Writing Exercise # 5: Flare

This post is approximately 800 words.

This is just me, writing as far as I can after starting with nothing. No ideas, save for what popped into my head right before I sat down. No plan. The only goal is to write until the baloney runs out.

*     *     *     *     *

Rosalyn Flaherty’s paternal grandparents were both Irish. As in, straight from Ireland. They’d immigrated to America after World War II to start a better life for their children. Rosalyn’s father Peter was the their fourth child, but the first American-born. He always joked about being raised in a world of green. Rosalyn suspected this wasn’t an exaggeration.

Her grandparents never let her forget her heritage, and their tutelage ranged from the history of some obscure traditional dish at supper to celebrating some forgotten holiday, the names of which usually sounded like they were clearing their throats as they taught her the proper pronunciation.

Rosalyn hated it. She hated the history. She hated the culture. She hated her ancestry. If she’d put her teenage brain to it, she’d have realized it all stemmed from her own self image. At the heart of it, she hated her milky skin and the explosion of red curls atop her head, to which she credited her fiery temper, not her contrary nature. She took it all out on everything Irish. Continue reading

Tighten Up Your Writing (or not?) #4

This post is approximately 400 words.

calvin-resolutionsIt’s the first day of a new year, which generally means resolutions and other pledges of life changes, blabbity-blah. I usually don’t hold to such traditions, uh, mostly because I forget my New Year’s promises before January ends. But as an idea formed in my head this morning, it occurred to me I might be writing such a post.

Yes and no. This post does contradict other guidance I’ve given about reducing words during a rewrite. But as with most other advice in life, just because you CAN do something, it doesn’t mean you SHOULD. Forsaking context or intent for the sake of brevity is an excellent way to deliver a quick read that readers misunderstand. That’s why I’m going to show the other side of word reduction. Continue reading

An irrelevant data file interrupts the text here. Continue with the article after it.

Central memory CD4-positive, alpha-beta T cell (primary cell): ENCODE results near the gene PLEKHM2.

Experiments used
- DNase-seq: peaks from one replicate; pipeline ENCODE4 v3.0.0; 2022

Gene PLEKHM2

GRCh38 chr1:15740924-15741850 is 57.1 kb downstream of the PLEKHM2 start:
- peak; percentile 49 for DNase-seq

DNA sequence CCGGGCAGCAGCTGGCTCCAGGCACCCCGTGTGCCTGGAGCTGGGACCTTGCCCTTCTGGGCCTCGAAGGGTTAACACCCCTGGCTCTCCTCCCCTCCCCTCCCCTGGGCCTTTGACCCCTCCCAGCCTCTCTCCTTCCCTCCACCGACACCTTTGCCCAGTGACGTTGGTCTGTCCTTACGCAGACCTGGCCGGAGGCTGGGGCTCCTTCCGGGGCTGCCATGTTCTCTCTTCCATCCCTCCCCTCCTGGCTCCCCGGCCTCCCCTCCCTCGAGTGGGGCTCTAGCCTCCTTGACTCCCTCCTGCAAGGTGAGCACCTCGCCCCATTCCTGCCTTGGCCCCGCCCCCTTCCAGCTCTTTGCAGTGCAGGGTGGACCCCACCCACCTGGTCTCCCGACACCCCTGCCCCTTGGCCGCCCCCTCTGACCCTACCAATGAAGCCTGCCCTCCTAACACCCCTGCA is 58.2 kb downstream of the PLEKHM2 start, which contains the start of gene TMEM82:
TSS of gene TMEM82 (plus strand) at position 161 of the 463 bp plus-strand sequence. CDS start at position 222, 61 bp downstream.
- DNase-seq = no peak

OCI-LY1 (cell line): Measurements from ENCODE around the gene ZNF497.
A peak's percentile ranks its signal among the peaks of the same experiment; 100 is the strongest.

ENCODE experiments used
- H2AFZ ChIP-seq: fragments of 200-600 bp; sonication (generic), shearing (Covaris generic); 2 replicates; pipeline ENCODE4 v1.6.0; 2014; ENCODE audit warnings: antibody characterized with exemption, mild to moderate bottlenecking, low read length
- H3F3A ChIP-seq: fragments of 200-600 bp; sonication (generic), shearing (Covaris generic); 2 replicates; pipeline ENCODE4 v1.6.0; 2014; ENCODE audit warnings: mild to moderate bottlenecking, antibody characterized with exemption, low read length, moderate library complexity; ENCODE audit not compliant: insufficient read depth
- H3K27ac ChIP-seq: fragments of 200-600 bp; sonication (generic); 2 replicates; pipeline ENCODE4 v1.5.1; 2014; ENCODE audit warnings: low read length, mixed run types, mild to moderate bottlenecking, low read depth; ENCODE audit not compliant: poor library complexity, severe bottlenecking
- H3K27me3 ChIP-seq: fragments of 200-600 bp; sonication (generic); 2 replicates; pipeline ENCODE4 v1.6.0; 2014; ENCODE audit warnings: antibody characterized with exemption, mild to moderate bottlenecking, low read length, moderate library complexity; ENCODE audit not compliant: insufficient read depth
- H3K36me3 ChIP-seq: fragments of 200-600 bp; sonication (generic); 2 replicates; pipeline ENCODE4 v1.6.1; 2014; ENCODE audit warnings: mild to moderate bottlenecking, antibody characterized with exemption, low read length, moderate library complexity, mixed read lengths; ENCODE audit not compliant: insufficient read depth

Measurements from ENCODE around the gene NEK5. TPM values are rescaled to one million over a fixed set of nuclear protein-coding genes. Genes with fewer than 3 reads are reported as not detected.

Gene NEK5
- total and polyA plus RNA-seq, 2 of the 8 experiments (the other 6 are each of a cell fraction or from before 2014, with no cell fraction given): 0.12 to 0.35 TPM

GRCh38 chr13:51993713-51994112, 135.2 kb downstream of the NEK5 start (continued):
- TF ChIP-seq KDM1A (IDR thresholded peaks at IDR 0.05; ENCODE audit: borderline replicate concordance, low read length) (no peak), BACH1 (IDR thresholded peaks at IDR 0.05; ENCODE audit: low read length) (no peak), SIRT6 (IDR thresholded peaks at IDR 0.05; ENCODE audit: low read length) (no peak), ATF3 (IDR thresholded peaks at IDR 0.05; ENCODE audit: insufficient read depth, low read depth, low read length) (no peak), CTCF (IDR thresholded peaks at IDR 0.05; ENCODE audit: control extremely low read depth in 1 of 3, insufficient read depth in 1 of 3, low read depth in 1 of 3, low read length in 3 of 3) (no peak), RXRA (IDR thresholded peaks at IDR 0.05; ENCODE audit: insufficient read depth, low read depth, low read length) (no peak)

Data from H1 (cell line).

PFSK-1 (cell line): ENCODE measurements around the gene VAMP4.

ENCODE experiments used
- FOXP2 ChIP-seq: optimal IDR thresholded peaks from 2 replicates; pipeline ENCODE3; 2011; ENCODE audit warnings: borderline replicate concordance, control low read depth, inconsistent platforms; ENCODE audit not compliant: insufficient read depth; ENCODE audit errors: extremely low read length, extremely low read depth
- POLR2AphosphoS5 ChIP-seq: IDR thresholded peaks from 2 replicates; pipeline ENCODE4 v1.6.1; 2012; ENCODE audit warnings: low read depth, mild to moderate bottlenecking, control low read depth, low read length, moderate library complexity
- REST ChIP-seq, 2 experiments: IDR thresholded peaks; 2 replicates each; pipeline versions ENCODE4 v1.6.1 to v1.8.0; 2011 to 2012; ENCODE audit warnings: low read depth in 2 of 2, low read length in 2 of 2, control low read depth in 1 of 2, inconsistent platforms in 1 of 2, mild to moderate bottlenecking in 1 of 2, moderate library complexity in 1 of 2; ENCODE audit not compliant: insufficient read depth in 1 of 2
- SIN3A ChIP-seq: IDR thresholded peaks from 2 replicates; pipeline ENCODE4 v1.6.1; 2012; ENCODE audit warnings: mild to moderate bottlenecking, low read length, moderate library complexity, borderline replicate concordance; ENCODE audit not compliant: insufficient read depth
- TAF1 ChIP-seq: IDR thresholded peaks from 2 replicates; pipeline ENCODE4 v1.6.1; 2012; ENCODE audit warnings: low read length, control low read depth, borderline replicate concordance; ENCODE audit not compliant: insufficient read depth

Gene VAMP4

Tighten Up Your Writing #3

This post is approximately 400 words. There’d be 25% more, if I hadn’t…tightened up my writing. Yeah, that’s right: bad jokes and math on this writing blog.

Many of the writing questions I’m asked are in the category of “Where do ideas come from?” which usually elicits a response about “mommy and daddy ideas that love each other very much.”

But I also get quite a few inquiries about mechanics, which to this grammar nerd, is pretty cool. We can all put words on paper in a coherent order, but it’s challenging to do it crisply and succinctly. Especially the first time.  I rarely deliver a sentence that completely satisfies me after the first writing.

kneading

It’s like making dough: you can put the ingredients together, but if you don’t massage that lump, it’s not going to taste right. As someone who’s reviewed thousands of pages, I know that many people are satisfied with the lumpy dough of first drafts. I get it. There’s that impatience factor. But just as people are discriminating about pizza joints, so they are about books. They’ll stop coming for sub-par sustenance.

Not stopping at one draft is the key. The following examples demonstrate various ways to change up your thinking as you work through the editing process. Compare my lumpy messes to the dough I’m putting in the oven (he said, reconsidering his analogy). Continue reading